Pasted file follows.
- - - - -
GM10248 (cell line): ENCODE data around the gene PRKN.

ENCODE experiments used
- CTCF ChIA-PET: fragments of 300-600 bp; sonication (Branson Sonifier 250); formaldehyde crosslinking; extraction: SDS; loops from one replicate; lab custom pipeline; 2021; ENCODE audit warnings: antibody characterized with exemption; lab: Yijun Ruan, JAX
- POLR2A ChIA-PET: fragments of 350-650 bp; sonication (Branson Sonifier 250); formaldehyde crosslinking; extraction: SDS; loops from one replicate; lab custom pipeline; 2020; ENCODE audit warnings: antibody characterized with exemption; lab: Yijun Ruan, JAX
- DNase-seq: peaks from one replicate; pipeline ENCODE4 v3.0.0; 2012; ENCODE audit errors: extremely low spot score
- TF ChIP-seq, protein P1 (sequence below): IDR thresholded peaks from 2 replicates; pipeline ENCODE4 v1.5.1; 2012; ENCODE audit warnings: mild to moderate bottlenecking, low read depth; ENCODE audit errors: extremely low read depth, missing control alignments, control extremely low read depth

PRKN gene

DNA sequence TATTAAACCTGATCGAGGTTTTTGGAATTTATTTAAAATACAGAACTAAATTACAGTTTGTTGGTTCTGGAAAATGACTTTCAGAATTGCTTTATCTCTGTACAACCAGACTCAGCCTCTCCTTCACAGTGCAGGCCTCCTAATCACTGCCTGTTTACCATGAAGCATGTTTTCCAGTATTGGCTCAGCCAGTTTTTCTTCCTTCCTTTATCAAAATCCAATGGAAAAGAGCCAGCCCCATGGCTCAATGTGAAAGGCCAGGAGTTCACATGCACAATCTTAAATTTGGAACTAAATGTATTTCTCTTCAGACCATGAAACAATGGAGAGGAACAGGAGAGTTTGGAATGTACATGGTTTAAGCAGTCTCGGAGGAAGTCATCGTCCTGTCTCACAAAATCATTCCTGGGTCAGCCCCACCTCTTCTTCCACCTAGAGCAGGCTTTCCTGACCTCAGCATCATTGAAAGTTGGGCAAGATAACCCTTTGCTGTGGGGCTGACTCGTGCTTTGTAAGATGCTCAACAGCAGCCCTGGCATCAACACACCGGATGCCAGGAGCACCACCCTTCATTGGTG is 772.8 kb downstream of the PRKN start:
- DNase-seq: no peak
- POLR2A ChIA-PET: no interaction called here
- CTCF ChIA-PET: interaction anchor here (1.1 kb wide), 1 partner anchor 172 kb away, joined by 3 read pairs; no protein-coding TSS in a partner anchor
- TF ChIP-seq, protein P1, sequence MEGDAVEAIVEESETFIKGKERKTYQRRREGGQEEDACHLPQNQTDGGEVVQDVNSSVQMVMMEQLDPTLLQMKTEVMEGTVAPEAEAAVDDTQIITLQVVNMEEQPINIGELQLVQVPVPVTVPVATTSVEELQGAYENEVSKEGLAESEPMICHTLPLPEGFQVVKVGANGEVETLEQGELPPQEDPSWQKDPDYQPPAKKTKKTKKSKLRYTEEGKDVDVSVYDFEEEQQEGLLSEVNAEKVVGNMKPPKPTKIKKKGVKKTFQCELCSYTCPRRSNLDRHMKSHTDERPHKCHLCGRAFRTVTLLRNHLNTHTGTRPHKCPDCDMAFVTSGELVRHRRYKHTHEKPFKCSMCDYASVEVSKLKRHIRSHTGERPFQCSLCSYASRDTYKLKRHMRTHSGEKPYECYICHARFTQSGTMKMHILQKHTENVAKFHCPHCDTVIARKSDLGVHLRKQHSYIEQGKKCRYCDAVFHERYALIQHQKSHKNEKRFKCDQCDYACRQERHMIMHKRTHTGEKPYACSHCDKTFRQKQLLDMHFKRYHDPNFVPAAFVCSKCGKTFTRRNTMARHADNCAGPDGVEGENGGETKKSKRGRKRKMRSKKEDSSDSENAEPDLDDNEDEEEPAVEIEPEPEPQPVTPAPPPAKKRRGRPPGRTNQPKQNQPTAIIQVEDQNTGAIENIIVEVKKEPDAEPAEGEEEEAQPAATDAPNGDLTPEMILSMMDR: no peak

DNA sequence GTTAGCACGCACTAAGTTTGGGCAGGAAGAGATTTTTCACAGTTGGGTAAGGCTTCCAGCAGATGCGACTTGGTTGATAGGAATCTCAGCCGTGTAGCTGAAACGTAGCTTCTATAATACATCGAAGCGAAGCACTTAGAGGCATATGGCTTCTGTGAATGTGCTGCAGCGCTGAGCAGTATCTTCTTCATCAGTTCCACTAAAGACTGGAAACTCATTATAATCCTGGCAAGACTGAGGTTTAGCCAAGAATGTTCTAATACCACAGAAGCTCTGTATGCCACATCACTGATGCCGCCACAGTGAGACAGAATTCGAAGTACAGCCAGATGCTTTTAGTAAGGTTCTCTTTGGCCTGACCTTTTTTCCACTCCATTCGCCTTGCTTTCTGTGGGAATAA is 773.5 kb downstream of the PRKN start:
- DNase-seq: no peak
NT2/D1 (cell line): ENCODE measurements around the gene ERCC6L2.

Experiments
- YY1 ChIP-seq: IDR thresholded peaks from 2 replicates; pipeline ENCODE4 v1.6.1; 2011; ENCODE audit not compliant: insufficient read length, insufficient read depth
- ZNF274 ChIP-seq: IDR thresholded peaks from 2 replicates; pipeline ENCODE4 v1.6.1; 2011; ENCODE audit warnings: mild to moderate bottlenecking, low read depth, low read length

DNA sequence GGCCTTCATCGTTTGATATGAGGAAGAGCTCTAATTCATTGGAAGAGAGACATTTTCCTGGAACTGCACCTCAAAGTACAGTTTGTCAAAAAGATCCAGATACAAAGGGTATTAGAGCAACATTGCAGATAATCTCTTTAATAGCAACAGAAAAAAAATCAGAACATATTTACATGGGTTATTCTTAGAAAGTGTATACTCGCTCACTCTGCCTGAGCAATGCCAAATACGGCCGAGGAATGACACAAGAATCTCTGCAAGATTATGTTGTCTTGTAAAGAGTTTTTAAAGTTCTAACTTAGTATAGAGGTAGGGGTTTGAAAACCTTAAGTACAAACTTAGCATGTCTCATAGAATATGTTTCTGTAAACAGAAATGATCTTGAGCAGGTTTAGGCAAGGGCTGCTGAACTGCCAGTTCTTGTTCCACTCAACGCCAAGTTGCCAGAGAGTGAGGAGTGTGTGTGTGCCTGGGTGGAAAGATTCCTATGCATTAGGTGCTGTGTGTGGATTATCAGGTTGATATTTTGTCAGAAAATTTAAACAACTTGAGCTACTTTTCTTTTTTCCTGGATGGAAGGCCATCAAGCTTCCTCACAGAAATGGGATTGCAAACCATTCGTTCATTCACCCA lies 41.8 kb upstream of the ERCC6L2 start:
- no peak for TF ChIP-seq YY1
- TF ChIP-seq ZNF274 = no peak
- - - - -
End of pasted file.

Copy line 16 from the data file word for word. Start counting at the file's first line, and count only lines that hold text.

Experiments